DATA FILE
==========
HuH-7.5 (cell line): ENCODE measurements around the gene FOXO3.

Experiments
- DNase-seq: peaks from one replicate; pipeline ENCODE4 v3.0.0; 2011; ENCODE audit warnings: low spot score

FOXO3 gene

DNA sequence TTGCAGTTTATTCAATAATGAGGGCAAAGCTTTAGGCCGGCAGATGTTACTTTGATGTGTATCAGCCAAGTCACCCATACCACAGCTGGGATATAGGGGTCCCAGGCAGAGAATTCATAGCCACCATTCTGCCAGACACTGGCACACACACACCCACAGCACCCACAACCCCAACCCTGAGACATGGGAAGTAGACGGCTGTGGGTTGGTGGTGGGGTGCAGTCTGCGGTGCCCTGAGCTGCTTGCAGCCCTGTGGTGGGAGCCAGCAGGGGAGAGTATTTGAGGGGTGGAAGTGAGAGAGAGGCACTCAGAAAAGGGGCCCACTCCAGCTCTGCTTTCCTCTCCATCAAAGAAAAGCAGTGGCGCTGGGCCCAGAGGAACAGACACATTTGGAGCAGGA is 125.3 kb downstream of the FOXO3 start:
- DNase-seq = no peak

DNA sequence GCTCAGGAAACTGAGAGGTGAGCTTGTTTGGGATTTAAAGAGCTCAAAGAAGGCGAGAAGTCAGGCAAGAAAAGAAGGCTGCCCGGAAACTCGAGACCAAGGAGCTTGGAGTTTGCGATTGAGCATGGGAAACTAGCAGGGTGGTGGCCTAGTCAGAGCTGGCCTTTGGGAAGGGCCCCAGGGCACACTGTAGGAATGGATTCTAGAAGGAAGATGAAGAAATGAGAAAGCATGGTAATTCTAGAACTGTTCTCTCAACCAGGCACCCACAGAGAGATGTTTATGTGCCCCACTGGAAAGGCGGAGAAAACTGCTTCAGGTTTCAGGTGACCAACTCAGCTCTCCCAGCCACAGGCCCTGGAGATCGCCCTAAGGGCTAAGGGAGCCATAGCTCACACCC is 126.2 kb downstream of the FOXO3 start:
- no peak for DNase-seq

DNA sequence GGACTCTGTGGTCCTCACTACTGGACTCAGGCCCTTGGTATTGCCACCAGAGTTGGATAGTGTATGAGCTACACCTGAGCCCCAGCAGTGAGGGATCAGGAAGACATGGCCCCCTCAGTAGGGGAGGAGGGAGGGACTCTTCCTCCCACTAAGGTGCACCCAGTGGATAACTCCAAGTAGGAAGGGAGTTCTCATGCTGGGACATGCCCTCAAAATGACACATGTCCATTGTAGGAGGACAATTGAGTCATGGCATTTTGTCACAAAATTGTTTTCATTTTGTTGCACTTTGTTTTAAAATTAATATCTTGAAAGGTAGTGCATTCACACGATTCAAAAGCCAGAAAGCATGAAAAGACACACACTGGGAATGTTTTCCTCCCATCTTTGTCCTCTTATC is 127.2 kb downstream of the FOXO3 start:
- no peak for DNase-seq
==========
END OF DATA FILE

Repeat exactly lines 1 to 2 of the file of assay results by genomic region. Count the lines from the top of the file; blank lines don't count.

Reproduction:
HuH-7.5 (cell line): ENCODE measurements around the gene FOXO3.

Experiments